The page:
A bright day. The batsmen are consolidating a partnership after lunch. The bowlers have settled into a quiet rhythm. The spectators are restless. A young lad balancing trays of beers for his thirsty companions slips on a burger bun and up ends in the spreading bosom of an old woman amid desultory cheers. In the dressing room Moregain and Broads are playing blackjack. Moregain is padded up in his armour.
MOREGAIN: The cards are laying out tidily
[He flips another card optimistically]
BROADS: An ace! Well done my friend. Its the diamond. 18 all told, but not yet 20.
[Broads looks beseechingly at his Captain. Will he flip another card? The chance of a deuce, or 3 to win, is small]
MOREGAIN: The red diamond… My luck is more fickle than a chorister’s breeches. Flipping another must surely be my doom. What say you Broads?
[Broads studies his companion. The whites of his eyes so full of hope and wonderment not yet 3 and 30 days past are yellow rimmed, age worn by foul weather and pitches like baked caulk]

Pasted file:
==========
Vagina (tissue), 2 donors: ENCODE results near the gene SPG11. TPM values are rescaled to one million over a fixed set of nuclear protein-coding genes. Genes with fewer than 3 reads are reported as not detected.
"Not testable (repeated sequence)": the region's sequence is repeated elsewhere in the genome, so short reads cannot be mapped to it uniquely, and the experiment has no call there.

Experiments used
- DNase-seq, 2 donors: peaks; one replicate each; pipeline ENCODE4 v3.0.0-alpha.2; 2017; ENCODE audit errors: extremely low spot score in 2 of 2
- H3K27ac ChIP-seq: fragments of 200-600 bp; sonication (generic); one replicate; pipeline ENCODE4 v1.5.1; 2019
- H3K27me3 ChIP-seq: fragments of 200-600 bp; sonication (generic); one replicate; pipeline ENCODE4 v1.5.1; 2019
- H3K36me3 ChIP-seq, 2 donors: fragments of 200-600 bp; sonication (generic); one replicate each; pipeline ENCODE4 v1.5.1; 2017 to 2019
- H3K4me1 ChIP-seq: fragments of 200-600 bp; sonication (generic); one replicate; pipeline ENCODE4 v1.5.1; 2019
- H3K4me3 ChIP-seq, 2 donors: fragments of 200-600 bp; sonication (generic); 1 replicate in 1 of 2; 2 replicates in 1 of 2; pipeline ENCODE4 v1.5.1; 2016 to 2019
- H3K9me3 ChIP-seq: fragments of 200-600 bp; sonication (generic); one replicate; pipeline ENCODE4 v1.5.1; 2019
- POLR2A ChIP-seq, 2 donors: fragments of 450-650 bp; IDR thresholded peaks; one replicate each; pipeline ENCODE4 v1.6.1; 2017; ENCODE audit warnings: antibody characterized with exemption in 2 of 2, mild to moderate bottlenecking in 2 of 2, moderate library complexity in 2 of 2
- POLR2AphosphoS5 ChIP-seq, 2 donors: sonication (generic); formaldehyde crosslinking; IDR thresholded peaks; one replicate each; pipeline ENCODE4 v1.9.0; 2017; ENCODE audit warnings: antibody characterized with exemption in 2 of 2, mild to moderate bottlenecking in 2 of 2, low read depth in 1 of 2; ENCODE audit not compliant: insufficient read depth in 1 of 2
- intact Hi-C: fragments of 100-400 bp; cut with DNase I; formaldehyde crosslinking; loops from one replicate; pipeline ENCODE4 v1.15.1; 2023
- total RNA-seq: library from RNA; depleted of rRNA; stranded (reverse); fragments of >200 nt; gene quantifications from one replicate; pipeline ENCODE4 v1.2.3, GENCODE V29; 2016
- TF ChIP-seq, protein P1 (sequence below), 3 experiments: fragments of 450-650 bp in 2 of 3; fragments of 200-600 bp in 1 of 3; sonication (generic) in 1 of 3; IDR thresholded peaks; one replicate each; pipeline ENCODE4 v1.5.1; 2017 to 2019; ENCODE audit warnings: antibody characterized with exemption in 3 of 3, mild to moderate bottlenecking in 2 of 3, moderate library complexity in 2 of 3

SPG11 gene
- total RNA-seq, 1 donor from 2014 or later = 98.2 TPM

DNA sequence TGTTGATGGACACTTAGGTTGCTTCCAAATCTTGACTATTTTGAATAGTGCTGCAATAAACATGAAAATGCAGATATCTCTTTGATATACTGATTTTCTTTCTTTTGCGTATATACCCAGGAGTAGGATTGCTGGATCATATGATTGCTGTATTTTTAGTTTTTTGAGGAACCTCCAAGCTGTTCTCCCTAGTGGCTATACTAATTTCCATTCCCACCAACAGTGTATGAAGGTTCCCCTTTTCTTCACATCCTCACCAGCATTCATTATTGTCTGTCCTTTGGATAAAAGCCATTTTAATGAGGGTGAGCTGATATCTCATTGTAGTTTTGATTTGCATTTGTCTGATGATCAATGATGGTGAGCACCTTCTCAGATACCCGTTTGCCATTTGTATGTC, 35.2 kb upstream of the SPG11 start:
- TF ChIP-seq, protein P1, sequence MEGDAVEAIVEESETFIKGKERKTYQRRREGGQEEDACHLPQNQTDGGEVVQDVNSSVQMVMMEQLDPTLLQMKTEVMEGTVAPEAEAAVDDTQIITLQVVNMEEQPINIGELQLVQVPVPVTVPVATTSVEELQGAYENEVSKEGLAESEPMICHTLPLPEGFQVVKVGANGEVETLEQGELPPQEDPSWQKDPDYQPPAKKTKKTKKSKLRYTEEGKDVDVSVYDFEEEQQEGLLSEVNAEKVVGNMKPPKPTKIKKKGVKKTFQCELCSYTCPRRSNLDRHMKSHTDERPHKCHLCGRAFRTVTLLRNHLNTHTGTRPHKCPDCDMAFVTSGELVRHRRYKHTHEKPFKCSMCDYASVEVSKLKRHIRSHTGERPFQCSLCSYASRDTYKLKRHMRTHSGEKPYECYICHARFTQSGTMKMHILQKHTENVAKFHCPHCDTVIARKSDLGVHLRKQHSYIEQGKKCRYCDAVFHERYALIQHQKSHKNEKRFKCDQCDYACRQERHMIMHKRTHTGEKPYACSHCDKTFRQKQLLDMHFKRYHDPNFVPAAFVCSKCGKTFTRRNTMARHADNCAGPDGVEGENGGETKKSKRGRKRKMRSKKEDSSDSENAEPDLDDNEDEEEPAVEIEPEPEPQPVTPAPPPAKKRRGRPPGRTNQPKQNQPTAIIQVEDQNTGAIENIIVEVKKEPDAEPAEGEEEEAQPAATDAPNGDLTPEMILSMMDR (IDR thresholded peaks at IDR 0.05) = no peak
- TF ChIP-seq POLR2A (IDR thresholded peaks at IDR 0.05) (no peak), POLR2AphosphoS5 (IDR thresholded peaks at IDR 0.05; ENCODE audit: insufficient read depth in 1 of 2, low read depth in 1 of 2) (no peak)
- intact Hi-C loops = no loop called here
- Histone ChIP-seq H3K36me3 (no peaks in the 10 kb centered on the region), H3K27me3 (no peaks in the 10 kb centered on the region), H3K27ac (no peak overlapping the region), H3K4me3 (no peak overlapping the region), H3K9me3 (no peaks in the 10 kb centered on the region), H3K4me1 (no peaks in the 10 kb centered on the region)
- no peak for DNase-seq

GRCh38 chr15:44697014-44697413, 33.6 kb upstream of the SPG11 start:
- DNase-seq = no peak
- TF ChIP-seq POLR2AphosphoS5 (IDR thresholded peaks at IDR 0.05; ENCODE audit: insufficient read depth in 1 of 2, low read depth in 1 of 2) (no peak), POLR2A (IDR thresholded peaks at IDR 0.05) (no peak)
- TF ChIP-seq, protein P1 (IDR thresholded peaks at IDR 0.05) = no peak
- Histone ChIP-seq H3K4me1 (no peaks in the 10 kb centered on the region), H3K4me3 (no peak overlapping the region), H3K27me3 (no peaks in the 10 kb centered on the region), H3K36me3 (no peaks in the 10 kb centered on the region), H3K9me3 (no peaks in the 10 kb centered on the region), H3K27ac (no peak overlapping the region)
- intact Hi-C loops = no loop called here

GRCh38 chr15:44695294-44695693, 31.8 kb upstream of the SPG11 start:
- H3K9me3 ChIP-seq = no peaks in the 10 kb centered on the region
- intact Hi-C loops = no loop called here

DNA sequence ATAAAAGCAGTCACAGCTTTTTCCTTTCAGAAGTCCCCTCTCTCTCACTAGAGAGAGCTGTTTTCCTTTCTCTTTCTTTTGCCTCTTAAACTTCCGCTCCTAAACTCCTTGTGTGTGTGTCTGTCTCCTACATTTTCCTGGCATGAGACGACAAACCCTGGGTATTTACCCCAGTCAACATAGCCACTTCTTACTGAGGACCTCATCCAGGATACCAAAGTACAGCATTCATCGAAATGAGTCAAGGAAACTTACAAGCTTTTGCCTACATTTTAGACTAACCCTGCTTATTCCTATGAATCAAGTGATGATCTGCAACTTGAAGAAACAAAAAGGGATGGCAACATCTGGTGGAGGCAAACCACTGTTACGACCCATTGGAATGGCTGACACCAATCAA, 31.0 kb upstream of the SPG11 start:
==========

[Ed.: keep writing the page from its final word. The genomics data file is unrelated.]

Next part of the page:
BROADS: Banish your devils to yonder wilderness, my Captain
[He points unconvincingly to the outer stands waving like reeds in a Mexican wave to his right, beyond the members meadows]
On this hallowed part of the cricketing Empire, take heed of divers instinct. Hit yourself.
[Moregain moves to strike himself with a willow block, but strikes his batman Buttler instead, then flips a fifth card]
MOREGAIN: It’s a trumped up Queen. I’m busted! Buggered… before I bat….
[He rests his head on the wall behind him. A coal miner on a break could do better. Buttler is bending over as if to receive the cane. The audience (of unionised seamstresses) guffaws and toss thumb rubbers onto the stage in delight]
BROADS: Alliteration knows no boundary, Moregain. Fear not. You shall fare well.
[The old dog sneeks a wink to the audience]
Think not of past friends in arms – the Cook, swanky Swann, the noble Prioress – they are long gone, scuppered by the black knight Johnson. The tattooed terror is even now parked on the boundary
[Moregain lifts his binoculars to the opposite boundary to focus on the Australian colonial Johnson]